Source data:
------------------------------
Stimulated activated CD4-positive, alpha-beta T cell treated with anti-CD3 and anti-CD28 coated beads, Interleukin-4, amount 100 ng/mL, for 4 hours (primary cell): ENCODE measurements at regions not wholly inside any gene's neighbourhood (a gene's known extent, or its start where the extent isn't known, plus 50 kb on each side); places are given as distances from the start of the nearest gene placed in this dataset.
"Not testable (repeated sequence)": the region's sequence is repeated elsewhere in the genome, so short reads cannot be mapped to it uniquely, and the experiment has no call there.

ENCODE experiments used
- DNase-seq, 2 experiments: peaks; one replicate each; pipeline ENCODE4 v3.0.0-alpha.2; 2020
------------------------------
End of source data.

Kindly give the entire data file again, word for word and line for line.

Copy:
Stimulated activated CD4-positive, alpha-beta T cell treated with anti-CD3 and anti-CD28 coated beads, Interleukin-4, amount 100 ng/mL, for 4 hours (primary cell): ENCODE measurements at regions not wholly inside any gene's neighbourhood (a gene's known extent, or its start where the extent isn't known, plus 50 kb on each side); places are given as distances from the start of the nearest gene placed in this dataset.
"Not testable (repeated sequence)": the region's sequence is repeated elsewhere in the genome, so short reads cannot be mapped to it uniquely, and the experiment has no call there.

ENCODE experiments used
- DNase-seq, 2 experiments: peaks; one replicate each; pipeline ENCODE4 v3.0.0-alpha.2; 2020